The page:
The digitization of orthopedic technology not only improves the properties, appearance, and availability of the assistive devices. It also simplifies and improves the orthopedic technician workflow: when they design a digital prosthetic, they no longer need to manually try different materials and create molds, which require several labor-intensive adaptations to fit the needs and dimensions of the patient. Instead, the technicians can create, modify, and save the assistive devices digitally as a file on the computer. If needed, devices can be replicated with accuracy and used as a template.
Digitization also promotes work specialization in orthopedic technology. While an orthopedic technician specializes in customer service, takes measurements, and gives advice, other employees can focus on technology or design and use the measurement data to create the assistive device.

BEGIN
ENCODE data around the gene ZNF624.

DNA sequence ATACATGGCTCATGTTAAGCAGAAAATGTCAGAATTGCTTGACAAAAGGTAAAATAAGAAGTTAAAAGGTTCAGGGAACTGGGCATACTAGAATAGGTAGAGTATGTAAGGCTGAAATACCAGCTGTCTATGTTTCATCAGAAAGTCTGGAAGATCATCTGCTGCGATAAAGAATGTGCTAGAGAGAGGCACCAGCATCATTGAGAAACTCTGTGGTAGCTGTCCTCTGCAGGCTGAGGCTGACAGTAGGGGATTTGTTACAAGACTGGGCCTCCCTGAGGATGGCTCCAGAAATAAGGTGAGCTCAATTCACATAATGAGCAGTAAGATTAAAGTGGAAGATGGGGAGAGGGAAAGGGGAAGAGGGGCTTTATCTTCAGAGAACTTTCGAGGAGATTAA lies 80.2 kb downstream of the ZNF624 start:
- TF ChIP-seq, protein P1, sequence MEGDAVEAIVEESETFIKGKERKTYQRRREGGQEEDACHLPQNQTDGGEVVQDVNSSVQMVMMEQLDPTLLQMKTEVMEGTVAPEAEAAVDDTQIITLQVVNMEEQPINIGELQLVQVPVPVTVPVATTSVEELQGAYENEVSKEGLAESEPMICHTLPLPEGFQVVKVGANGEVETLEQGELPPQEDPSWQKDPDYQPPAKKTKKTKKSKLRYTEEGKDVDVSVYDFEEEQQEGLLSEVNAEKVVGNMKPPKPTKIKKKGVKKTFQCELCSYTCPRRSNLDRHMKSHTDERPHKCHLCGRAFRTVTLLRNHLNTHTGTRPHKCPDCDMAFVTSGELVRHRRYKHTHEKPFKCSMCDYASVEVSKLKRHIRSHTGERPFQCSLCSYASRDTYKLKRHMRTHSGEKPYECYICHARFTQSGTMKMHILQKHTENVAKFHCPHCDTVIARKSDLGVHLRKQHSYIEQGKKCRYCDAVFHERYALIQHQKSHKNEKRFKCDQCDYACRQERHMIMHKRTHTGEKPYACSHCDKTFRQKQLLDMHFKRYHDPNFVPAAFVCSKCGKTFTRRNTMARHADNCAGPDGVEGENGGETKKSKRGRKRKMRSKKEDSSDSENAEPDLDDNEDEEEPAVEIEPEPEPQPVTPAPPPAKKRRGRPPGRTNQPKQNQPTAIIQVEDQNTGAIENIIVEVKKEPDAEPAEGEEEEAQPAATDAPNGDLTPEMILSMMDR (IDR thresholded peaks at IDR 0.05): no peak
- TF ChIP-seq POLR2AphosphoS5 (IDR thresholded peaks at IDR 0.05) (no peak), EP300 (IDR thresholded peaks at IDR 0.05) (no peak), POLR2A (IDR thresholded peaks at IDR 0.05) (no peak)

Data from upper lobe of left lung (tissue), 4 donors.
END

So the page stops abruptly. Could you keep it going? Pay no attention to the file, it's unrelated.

"I believe the future of orthopedic technology is fully digital. Traditional craftsmanship will switch over to newer technologies – and embrace tools like computer-aided design (CAD)," says Rockenbauer.
Somewhere down the road, this will not just change individual work steps, but is going to transform the entire industry if the models are sent to the manufacturer or a central manufacturing company for further processing or production. This division of labor and separation of tasks is smart because not all companies can currently facilitate full digital operation, and the requisite equipment and know-how are also not yet broadly available.
But that could quickly change because "3D scanners will become extremely easy to use. I think that step-by-step we will make the process of 3D scanning easier and more and more useful to people in each area," Vakulenko predicts.